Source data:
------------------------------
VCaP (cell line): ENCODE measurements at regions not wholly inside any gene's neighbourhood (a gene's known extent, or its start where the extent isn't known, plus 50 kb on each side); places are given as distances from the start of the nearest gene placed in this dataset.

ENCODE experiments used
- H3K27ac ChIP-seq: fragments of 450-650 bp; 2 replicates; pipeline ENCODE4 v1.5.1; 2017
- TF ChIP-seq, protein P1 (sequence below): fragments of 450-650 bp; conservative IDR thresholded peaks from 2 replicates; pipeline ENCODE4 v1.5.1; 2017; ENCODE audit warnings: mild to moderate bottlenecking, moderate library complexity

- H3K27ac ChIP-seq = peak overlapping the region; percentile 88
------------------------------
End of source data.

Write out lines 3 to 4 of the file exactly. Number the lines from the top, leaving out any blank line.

- H3K27ac ChIP-seq: fragments of 450-650 bp; 2 replicates; pipeline ENCODE4 v1.5.1; 2017
- TF ChIP-seq, protein P1 (sequence below): fragments of 450-650 bp; conservative IDR thresholded peaks from 2 replicates; pipeline ENCODE4 v1.5.1; 2017; ENCODE audit warnings: mild to moderate bottlenecking, moderate library complexity